America more free than in past

To the editor:

Lately, I’m seeing more and more letters to the editor regarding the perception that Americans are losing their freedoms, and I have seen the word “tyranny” used more than once. People who think we are living under tyranny today need to study the laws of yesterday.

I’ve spent a substantial portion of my 64 years studying American history, mainly the westward migration and frontier towns. When towns such as Dodge City, Tombstone and Deadwood were incorporated, some of the first laws put on the books were gun laws. Upon entering town, you had to drop your guns off with the local law enforcement official. The guns were returned when you left.

A while back, I was driving on U.S. Highway 95, and I saw a man riding a motorcycle wearing a bathing suit, and he had a rifle slung across his shoulder. If this guy rode his horse into Dodge City, Tombstone or Deadwood wearing that ensemble, he would’ve been thrown in jail and his gun would’ve been confiscated. Today, my husband could put on a red, white and blue bikini, walk down Las Vegas Boulevard with two Smith & Wesson .50-caliber pistols strapped to his hips, and it would be perfectly legal. Nevada is an open-carry state.

Prior to the 1967 Supreme Court case Loving v. Virginia, people were prosecuted for engaging in miscegenation — the marriage or cohabitation of two people of different races. Today, consenting adults can marry or co-habitate with whomever they choose, regardless of skin color.

Gay people have been discriminated against throughout this nation’s history, to the point where most had to hide their sexual orientation. They were beaten and in some cases killed. Today, they can marry. In many states they enjoy domestic partnership rights. They can also serve in the military and not live in fear of being found out.

Today, acts of theft are punished with a slap on the wrist and probation. It wasn’t too long ago you could be hanged for stealing a horse or a cow. Slaves were hanged for leaving their owner’s property, and their children could be sold on the auction block.

We enjoy freedoms today that would’ve been unfathomable to prior generations.



Supporting Onion

To the editor:

I read Sunday’s letter from Wayne P. Brotherton, who wrote that Onion the dog should be put down because “the dog killed once, and it shall kill or maim someone in the future,” and that Onion can’t be rehabilitated in order to do good deeds in the future.

Onion didn’t buy weapons, ammunition or scan the Internet to learn how to make bombs. Onion didn’t plan his attack for weeks. Animal advocates don’t place an animal’s life above a human. However, animal advocates understand that all humans are capable of making mistakes with their pets. Why is it right that Onion has been locked in a cage for more than a year? Even prisoners on death row receive supervised exposure to the outdoors.

Hasn’t there been enough death? There is a sanctuary for Onion and other dogs for a reason.



Onion not culprit

To the editor:

The handling of Onion the dog by officials in Henderson makes my blood boil. The dog should never have been put in a situation where a small toddler is with a sleeping dog in a dark room, where the child pulls his ears and crawls all over him. The immediate reaction from an animal is to defend itself, because it was scared while sleeping. The culprit is the guardian, who obviously didn’t pay attention nor understand how animals behave.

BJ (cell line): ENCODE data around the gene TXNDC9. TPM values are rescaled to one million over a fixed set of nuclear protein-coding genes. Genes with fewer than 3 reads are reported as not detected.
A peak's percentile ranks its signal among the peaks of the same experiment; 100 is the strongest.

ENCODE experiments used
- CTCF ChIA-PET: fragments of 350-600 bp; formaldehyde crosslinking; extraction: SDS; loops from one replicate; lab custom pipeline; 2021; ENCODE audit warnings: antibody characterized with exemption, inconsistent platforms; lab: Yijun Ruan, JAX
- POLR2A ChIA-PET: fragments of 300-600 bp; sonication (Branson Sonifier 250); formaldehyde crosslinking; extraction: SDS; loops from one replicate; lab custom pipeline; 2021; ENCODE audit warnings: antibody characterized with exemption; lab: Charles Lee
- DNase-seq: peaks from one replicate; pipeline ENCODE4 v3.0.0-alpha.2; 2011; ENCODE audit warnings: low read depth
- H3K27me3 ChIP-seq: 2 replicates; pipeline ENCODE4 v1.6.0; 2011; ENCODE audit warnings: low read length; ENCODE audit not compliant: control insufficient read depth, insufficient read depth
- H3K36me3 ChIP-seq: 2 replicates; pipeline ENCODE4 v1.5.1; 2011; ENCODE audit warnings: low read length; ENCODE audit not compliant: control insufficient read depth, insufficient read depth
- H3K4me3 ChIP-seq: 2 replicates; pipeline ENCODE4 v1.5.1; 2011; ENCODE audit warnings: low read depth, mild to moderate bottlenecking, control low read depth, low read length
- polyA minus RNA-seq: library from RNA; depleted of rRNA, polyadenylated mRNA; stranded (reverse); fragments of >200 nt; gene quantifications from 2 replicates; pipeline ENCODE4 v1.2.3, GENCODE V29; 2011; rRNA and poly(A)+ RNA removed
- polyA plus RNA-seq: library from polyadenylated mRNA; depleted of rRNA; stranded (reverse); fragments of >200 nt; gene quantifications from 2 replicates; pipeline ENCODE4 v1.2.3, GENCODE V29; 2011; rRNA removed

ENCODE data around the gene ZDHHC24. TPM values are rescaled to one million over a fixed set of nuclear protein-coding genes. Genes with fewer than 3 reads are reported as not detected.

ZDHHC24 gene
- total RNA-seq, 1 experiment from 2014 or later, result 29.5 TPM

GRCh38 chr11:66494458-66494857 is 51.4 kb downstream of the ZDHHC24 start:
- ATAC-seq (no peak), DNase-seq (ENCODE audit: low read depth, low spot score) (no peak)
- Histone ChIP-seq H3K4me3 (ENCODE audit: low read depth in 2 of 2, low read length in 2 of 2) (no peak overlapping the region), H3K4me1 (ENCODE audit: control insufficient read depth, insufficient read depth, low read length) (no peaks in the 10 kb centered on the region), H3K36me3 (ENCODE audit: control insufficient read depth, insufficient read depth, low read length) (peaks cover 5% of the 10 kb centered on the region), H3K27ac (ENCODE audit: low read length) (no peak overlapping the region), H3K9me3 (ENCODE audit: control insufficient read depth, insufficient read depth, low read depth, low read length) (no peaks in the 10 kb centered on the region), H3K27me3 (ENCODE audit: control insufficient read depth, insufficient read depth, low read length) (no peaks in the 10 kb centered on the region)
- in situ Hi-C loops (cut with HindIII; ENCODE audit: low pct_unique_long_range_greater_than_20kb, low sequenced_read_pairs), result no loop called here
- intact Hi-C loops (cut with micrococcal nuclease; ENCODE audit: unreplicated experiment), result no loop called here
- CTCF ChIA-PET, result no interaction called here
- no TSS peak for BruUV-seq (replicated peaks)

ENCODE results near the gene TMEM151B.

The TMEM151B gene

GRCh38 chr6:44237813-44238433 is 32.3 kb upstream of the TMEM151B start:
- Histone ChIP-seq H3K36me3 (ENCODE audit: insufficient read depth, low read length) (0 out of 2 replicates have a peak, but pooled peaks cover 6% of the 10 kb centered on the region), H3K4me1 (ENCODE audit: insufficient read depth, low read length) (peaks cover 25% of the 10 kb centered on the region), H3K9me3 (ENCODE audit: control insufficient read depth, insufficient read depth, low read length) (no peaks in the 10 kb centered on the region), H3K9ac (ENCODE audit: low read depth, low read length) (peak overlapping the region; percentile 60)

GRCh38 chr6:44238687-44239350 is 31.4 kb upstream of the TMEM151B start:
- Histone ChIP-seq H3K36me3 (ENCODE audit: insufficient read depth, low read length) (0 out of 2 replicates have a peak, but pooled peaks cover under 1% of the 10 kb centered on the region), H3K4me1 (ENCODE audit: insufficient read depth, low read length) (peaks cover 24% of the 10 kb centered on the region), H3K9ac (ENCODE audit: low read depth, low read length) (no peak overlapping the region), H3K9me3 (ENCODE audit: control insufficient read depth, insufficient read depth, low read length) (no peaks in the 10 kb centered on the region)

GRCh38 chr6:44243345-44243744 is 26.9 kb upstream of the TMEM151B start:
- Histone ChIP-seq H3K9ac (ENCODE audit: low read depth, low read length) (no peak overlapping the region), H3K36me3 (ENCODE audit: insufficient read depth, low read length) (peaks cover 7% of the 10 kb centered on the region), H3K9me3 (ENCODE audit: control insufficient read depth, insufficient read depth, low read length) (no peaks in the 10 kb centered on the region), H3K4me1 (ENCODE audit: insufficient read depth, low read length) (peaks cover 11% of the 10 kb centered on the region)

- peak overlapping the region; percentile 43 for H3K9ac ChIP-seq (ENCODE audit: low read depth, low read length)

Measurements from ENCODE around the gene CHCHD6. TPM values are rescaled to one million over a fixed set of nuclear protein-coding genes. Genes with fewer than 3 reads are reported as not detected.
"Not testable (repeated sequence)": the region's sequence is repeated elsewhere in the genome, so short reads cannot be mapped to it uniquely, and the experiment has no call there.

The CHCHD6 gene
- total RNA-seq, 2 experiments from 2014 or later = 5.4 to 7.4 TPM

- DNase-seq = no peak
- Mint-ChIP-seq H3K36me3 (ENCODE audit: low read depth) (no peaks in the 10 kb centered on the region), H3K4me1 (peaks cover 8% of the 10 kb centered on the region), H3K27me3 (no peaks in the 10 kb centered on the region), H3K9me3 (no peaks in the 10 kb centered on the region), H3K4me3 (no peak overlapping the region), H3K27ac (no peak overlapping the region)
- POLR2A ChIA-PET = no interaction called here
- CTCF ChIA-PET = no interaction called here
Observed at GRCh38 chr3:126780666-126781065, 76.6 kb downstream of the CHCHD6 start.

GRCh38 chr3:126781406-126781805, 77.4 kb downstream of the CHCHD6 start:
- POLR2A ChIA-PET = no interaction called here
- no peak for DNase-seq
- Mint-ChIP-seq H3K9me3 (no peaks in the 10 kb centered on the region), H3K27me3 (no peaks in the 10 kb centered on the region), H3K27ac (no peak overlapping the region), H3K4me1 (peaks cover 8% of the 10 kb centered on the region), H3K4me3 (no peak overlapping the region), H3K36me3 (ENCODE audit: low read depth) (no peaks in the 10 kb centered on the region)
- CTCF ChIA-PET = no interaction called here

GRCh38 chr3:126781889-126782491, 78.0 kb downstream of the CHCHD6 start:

Now, after a year in a cell at the Henderson Animal Care and Control facility with no exercise, naturally, Onion might be showing some aggression, as noted in the article (“High court hears arguments over Onion,” July 4 Review-Journal). He has lived all his life with a family and gotten loving attention from the grandmother, whom Onion comforted through her illness. Yet Colleen Lynn, founder and president of, finds the dog a menace to the public and wants to give him a death sentence.

Again, this tragic situation could’ve been prevented if handled properly. Now, Onion should get a chance to redeem himself after years of being a trusting companion to a woman with medical problems.



ObamaCare mistakes

To the editor:

Since 2010, my health insurance premium has increased twice. The first time, the excuse was that it’s not because of my age. The second time, I was told it was because of my age.

Congress is exempt from ObamaCare. So why can’t politicians look at this from their constituents’ eyes? We are just waiting for the other shoe to drop, not knowing how much it will cost us in just a few months. Apparently, the rules are not written yet. If the insurance companies have to cover more things, they naturally will have to charge more.

Charging more will necessarily cause older people on fixed incomes to drop coverage. Which, in turn, forces the insurance companies out of business and the people onto the government exchanges. So where’s the promise of keeping our own doctor and our present insurance? We’ve been lied to too many times. We don’t even know what coverage we’ll receive from the exchanges, nor how much it’ll cost. How can we plan ahead? I’m sorry, but my budget doesn’t run like the U.S. government’s.

Since Congress listened to Rep. Nancy Pelosi and passed ObamaCare without reading it, Congress now owes us and should repeal the law.

Republicans shouldn’t make the same mistake on immigration. Stick to your principles. Secure the border first. The Democrats lie; they will never do it later. The people who are here illegally don’t deserve to be citizens. The Republicans have got to quit thinking only of their re-election and think about their principles. The votes will come.



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